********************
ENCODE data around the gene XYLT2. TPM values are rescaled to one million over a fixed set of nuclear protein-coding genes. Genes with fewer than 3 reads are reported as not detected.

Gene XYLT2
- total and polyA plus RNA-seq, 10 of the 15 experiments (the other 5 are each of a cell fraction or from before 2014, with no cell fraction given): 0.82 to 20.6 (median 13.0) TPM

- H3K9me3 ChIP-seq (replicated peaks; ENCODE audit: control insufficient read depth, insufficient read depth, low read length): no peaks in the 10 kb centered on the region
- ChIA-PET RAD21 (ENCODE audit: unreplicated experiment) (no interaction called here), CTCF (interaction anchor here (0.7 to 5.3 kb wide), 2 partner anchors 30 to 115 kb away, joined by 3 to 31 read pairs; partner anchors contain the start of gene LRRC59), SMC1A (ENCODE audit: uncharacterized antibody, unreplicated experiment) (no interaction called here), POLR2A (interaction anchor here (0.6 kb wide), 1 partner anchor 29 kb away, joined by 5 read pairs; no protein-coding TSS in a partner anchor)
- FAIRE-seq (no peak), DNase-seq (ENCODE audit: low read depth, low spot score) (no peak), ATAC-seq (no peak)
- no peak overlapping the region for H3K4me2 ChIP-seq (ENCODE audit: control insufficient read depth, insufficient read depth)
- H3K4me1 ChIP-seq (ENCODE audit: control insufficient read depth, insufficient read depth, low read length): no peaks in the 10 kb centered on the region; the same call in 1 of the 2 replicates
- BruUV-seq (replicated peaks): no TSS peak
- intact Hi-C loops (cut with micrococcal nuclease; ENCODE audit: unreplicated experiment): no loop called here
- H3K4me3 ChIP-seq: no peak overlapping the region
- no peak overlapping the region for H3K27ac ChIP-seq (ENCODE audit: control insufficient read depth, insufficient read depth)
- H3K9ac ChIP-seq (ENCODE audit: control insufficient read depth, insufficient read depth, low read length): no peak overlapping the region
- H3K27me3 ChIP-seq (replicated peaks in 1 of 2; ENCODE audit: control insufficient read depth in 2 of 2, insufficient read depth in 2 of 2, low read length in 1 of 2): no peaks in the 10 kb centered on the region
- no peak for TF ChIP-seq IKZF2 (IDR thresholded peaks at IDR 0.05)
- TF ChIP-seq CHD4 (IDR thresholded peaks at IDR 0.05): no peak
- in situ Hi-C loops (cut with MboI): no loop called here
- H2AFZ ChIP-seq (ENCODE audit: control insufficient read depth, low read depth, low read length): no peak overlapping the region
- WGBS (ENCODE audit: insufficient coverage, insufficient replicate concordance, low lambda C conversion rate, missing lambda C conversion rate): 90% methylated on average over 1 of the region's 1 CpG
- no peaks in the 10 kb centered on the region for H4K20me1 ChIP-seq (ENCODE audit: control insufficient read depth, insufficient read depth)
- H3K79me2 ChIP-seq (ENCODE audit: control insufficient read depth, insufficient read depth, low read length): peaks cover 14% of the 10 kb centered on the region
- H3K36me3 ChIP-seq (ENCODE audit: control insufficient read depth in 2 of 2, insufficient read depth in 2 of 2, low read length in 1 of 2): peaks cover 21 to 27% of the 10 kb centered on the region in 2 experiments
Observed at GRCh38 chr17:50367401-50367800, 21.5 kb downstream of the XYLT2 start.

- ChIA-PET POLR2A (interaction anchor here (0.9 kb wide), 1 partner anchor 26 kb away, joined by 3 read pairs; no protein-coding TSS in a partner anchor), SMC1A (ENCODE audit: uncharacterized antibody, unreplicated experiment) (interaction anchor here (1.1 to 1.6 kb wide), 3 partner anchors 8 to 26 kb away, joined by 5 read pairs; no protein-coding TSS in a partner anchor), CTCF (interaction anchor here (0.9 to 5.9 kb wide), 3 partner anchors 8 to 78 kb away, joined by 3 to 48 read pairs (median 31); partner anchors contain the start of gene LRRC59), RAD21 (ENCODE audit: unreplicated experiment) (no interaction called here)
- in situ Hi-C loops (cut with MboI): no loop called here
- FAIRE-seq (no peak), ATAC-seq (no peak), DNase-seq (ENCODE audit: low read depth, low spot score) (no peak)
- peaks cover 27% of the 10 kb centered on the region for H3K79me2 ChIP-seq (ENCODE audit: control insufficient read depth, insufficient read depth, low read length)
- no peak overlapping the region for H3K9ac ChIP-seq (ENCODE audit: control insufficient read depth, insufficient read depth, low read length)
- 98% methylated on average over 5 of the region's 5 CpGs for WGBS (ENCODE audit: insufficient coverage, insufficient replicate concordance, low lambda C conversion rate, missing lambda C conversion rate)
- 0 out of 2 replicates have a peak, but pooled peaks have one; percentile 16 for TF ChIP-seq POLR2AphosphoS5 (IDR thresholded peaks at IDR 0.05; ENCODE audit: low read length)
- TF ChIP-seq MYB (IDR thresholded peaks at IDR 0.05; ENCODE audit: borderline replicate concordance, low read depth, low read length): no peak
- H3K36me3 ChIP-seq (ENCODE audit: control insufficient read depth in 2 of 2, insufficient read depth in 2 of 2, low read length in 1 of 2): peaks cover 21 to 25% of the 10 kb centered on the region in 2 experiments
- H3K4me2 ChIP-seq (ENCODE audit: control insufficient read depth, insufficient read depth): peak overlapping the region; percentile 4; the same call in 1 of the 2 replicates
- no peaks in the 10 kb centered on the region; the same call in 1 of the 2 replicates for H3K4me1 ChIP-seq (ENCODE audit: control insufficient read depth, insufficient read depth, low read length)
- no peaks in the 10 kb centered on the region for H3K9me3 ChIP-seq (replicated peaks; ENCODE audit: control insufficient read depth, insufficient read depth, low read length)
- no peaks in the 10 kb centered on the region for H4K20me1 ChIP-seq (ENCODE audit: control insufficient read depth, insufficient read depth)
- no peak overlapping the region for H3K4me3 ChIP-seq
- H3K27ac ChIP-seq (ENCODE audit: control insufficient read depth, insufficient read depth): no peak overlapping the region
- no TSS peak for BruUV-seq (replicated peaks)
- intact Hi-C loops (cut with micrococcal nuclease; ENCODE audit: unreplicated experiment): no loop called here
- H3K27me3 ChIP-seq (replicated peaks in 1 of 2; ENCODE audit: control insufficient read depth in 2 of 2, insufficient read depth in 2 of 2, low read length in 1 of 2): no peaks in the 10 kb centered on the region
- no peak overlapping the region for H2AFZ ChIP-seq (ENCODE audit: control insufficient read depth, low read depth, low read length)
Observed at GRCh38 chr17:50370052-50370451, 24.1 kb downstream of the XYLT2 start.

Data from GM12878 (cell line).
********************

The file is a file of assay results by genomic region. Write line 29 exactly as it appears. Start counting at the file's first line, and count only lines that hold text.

- 98% methylated on average over 5 of the region's 5 CpGs for WGBS (ENCODE audit: insufficient coverage, insufficient replicate concordance, low lambda C conversion rate, missing lambda C conversion rate)